Perhaps those big-spending Europeans are, in many cases, spending a bit less (share of GDP) than they were 25 years ago  but it is hardly a climate where government spending is at minimalist-government levels (even Korea is now over 30 per cent of GDP).  And yet these expert economists want even more taxes and spending?  Perhaps doing so wouldn’t dash longer-term growth and productivity prospects –  some of the countries with the highest average labour productivity are also among the group of largest spenders – but when your starting point is the highest rates of government spending anywhere, it is hard to believe that more spending, more tax, could be more than a very short-term palliative, buying off the symptoms of discontents for a few months or years with more bread and circuses, without actually dealing with the root causes (whatever they are) behind the various phenomena the economists had in mind when they use that “populist” label.  Brexit sentiment will dissipate because a UK government chooses to spend more like a Continental?  Seems improbable.  The popular support for Viktor Orban will dissipate if Hungarian governments increase government spending from 10th highest in the OECD to, say, 5th?  Again, it doesn’t seem to get to grips with what bothers voters, or Orban. (Or, outside Europe, Trump as a phenomenon of insufficient government spending? Really?)

In fairness, I guess the questions don’t invite the respondents to offer a menu of possible responses.  Perhaps many of them think things other than more government spending are equally, or more, important.  But the overwhelming support for more government spending/tax gives a pretty strong hint that they think simply spending more money, perhaps more smartly, is an important part of responding to those concerns they so much dislike.  My own suspicion is that is more a case of “physician heal thyself” –  that today’s “elites”, with no particular claim to legitimacy (can’t point to God, heredity, sustained military virtue or anything more traditional), might look in the mirror and reflect on themselves, their values, aspirations and behaviours.  Perhaps they lay claim to having “technical expertise”, but it doesn’t (probably shouldn’t, other than as advisory input) count for much –  even if sound –  if conflicting values are at stake.   Do today’s establishment leaders invite trust and confidence?  It doesn’t look that way to me (in New Zealand either) and so it seems unlike that simply tossing more money at the situation is anything like a big part of “the answer”.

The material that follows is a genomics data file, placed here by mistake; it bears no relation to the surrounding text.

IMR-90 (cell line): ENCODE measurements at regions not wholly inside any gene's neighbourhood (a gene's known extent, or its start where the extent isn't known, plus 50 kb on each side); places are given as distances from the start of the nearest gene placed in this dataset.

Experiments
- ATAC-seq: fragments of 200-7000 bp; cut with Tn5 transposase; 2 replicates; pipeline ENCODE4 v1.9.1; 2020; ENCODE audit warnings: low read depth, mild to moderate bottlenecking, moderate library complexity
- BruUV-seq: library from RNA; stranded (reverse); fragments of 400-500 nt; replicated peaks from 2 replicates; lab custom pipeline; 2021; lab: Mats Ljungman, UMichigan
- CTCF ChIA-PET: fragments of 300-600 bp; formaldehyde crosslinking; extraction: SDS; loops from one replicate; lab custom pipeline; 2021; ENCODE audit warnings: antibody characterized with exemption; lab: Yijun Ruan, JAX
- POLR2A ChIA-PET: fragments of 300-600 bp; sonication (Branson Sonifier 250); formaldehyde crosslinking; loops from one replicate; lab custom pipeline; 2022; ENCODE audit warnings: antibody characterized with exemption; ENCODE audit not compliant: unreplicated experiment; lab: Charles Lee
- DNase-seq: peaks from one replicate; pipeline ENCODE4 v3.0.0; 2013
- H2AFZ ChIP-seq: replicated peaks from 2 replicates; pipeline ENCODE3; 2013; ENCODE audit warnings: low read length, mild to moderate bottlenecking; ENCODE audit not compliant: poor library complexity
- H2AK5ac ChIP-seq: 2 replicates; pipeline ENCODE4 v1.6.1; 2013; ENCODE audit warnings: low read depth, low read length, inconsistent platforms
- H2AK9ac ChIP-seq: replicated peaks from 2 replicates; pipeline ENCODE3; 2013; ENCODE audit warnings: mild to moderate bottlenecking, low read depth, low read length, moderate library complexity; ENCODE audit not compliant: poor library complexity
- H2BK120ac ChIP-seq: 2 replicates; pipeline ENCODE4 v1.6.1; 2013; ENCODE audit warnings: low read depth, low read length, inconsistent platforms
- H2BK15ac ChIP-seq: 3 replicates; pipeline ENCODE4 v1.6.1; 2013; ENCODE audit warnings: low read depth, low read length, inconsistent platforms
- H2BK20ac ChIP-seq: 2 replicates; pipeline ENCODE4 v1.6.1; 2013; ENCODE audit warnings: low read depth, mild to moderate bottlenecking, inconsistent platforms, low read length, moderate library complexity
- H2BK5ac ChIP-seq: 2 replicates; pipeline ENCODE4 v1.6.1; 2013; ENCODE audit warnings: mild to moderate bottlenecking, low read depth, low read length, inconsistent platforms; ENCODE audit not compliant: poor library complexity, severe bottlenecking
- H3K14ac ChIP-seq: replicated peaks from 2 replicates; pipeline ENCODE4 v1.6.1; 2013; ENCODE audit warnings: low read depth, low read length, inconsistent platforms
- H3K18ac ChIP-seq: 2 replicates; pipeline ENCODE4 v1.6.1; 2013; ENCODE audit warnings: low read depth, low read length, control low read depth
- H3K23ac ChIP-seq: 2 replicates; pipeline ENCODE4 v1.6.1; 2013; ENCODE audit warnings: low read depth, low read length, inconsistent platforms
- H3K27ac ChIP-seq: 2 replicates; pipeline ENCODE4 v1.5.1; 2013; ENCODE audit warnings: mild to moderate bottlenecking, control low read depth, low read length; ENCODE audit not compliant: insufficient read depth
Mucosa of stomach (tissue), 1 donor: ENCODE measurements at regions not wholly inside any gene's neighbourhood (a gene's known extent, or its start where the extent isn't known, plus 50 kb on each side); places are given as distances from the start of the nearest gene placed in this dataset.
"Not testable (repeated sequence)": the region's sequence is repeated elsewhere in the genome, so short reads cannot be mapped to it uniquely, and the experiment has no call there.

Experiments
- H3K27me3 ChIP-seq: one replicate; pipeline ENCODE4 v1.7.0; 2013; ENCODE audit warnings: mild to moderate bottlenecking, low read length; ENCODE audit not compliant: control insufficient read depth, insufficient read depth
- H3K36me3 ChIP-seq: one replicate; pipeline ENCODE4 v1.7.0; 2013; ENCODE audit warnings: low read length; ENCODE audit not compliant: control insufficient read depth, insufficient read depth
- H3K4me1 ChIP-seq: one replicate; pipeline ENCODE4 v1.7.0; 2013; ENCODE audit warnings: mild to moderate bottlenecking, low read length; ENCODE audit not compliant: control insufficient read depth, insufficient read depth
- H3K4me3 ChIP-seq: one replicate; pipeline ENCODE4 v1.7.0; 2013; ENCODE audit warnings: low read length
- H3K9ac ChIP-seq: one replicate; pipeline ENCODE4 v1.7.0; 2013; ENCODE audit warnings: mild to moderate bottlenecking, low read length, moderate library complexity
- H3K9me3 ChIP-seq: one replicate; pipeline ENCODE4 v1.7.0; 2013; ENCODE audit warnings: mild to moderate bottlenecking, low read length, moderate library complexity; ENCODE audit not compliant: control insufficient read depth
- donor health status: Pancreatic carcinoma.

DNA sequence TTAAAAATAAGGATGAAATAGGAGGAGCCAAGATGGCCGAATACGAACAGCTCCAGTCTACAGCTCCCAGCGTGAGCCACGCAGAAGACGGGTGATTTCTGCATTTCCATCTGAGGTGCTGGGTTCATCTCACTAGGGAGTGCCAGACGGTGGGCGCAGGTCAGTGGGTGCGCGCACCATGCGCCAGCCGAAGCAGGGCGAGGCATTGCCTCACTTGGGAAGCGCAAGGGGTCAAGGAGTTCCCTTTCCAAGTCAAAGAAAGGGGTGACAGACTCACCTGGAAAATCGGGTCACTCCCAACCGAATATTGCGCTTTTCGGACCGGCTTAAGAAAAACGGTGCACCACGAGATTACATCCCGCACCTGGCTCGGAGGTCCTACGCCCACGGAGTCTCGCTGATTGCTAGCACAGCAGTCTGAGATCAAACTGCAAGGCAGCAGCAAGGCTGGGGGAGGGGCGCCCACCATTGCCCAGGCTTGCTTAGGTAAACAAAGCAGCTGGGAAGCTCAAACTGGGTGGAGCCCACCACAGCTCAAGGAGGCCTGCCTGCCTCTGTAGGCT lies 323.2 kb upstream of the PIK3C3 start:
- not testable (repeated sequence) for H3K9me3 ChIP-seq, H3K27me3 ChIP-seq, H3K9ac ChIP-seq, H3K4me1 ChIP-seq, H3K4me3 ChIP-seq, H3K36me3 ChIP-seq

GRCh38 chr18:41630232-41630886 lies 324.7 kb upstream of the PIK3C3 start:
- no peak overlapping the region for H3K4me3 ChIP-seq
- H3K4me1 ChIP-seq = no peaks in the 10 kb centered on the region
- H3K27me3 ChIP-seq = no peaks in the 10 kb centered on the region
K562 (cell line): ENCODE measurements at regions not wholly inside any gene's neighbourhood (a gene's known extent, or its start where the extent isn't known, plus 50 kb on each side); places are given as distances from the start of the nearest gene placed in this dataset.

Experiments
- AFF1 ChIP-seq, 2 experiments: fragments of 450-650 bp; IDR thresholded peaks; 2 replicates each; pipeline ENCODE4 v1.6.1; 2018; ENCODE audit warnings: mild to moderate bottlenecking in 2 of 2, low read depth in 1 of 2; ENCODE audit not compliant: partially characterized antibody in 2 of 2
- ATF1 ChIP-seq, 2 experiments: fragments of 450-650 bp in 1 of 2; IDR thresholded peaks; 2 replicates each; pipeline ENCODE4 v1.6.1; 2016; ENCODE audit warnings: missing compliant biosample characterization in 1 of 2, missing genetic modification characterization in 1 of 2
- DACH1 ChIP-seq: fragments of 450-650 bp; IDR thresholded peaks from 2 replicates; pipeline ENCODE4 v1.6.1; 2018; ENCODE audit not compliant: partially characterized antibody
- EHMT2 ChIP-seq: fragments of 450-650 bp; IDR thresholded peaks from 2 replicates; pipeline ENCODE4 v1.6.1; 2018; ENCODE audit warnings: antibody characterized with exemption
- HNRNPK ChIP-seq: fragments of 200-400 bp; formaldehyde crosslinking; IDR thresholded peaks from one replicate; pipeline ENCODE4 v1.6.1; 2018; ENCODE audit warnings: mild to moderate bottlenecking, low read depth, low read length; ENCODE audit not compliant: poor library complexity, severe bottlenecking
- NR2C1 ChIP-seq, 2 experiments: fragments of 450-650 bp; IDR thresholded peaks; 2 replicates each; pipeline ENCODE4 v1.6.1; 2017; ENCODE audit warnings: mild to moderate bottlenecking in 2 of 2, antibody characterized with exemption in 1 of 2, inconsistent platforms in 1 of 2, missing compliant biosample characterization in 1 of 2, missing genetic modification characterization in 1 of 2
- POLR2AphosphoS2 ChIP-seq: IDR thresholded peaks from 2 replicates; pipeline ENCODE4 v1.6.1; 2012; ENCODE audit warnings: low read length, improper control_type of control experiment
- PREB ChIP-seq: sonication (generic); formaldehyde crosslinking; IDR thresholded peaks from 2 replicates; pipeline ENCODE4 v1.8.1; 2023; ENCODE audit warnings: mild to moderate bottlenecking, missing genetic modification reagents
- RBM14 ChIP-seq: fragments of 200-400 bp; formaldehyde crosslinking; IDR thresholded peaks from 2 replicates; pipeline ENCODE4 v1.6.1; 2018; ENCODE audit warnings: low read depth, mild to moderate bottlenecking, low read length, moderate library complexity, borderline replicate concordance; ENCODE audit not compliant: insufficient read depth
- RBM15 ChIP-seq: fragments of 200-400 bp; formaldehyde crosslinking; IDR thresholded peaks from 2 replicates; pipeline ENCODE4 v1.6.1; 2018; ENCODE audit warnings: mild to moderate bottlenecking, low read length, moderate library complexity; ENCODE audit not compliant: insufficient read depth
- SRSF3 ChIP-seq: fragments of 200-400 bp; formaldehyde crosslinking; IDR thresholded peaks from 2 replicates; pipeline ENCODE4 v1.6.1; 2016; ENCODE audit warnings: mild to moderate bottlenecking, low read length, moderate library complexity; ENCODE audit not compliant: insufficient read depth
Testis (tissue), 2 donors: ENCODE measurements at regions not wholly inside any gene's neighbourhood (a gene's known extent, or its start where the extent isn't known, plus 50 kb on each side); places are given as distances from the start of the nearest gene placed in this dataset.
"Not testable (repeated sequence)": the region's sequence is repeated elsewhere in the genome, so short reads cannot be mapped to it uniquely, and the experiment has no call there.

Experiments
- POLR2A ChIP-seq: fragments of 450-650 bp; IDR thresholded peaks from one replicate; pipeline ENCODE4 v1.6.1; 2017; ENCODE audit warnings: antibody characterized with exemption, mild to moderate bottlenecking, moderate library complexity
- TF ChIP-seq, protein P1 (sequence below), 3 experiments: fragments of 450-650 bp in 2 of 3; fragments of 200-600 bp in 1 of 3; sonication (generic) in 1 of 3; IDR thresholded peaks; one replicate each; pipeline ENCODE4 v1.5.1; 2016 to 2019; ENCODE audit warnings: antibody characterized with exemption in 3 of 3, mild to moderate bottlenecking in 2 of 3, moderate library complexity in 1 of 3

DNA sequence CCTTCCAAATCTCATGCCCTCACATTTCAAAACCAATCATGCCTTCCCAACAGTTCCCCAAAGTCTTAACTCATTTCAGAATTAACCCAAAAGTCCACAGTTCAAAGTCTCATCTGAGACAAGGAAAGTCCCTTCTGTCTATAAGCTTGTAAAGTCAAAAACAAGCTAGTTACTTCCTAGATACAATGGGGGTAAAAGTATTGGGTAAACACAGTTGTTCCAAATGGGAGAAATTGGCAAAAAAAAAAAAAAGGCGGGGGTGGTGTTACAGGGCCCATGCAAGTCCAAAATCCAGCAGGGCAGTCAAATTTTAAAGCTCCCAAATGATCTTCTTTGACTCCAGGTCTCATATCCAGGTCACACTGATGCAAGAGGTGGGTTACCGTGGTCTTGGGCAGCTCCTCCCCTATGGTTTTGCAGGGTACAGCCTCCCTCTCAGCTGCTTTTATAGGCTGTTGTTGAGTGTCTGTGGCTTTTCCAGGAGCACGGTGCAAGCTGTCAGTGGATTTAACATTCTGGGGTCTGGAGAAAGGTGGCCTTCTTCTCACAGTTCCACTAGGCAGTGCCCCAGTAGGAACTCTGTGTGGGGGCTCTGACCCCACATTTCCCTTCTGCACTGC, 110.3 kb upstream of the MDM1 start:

But Europe’s top economists, rightly or wrongly, see things differently.

Policy costings office: a perspective from Australia

Over the years I’ve written a fair bit here about the idea of some sort of independent fiscal analysis body (most recent post here, with links to earlier ones).   There are ever-increasing numbers of such agencies around the world, partly because the EU says each of its member countries has to have one.  As I’ve argued here, I think there is a reasonable case for some sort of such body here – small and focused on all macro policy rather than just fiscal policy – but I’ve become increasingly sceptical of the sort of direction the current government has chosen to take.   They seem to be looking at something that serves mostly as free research for MPs costing policies, perhaps most closely resembling the Australian Parliamentary Budget Office set up a couple of election cycles ago.